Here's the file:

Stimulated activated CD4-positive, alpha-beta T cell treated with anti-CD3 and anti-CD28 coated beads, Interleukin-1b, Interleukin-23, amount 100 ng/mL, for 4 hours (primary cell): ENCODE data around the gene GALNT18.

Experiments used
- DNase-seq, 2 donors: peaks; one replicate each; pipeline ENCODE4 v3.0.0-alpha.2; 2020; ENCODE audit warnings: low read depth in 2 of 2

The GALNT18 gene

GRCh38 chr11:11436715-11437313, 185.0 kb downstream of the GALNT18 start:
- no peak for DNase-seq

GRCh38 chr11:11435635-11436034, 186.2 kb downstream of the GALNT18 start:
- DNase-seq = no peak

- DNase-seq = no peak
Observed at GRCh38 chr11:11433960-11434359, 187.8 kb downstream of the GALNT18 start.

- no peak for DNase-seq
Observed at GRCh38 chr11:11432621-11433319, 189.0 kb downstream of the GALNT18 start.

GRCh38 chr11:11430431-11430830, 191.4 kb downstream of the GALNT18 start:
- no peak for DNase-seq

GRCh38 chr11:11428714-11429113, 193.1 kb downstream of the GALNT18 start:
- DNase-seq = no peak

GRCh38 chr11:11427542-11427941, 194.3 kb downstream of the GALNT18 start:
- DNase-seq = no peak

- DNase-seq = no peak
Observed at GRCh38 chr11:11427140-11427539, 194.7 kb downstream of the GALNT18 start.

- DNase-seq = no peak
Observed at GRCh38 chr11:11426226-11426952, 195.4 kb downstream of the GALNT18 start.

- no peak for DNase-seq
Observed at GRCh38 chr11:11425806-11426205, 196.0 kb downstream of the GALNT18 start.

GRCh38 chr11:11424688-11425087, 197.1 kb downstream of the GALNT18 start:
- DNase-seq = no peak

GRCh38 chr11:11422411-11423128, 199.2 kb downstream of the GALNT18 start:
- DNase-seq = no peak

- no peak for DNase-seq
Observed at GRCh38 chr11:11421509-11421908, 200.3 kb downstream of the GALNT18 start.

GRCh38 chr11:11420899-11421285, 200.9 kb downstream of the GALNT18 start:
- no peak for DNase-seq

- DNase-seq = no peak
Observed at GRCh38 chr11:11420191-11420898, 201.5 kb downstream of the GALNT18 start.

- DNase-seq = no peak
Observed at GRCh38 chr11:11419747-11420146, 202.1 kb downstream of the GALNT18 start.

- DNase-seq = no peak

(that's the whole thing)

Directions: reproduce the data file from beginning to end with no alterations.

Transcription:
Stimulated activated CD4-positive, alpha-beta T cell treated with anti-CD3 and anti-CD28 coated beads, Interleukin-1b, Interleukin-23, amount 100 ng/mL, for 4 hours (primary cell): ENCODE data around the gene GALNT18.

Experiments used
- DNase-seq, 2 donors: peaks; one replicate each; pipeline ENCODE4 v3.0.0-alpha.2; 2020; ENCODE audit warnings: low read depth in 2 of 2

The GALNT18 gene

GRCh38 chr11:11436715-11437313, 185.0 kb downstream of the GALNT18 start:
- no peak for DNase-seq

GRCh38 chr11:11435635-11436034, 186.2 kb downstream of the GALNT18 start:
- DNase-seq = no peak

- DNase-seq = no peak
Observed at GRCh38 chr11:11433960-11434359, 187.8 kb downstream of the GALNT18 start.

- no peak for DNase-seq
Observed at GRCh38 chr11:11432621-11433319, 189.0 kb downstream of the GALNT18 start.

GRCh38 chr11:11430431-11430830, 191.4 kb downstream of the GALNT18 start:
- no peak for DNase-seq

GRCh38 chr11:11428714-11429113, 193.1 kb downstream of the GALNT18 start:
- DNase-seq = no peak

GRCh38 chr11:11427542-11427941, 194.3 kb downstream of the GALNT18 start:
- DNase-seq = no peak

- DNase-seq = no peak
Observed at GRCh38 chr11:11427140-11427539, 194.7 kb downstream of the GALNT18 start.

- DNase-seq = no peak
Observed at GRCh38 chr11:11426226-11426952, 195.4 kb downstream of the GALNT18 start.

- no peak for DNase-seq
Observed at GRCh38 chr11:11425806-11426205, 196.0 kb downstream of the GALNT18 start.

GRCh38 chr11:11424688-11425087, 197.1 kb downstream of the GALNT18 start:
- DNase-seq = no peak

GRCh38 chr11:11422411-11423128, 199.2 kb downstream of the GALNT18 start:
- DNase-seq = no peak

- no peak for DNase-seq
Observed at GRCh38 chr11:11421509-11421908, 200.3 kb downstream of the GALNT18 start.

GRCh38 chr11:11420899-11421285, 200.9 kb downstream of the GALNT18 start:
- no peak for DNase-seq

- DNase-seq = no peak
Observed at GRCh38 chr11:11420191-11420898, 201.5 kb downstream of the GALNT18 start.

- DNase-seq = no peak
Observed at GRCh38 chr11:11419747-11420146, 202.1 kb downstream of the GALNT18 start.

- DNase-seq = no peak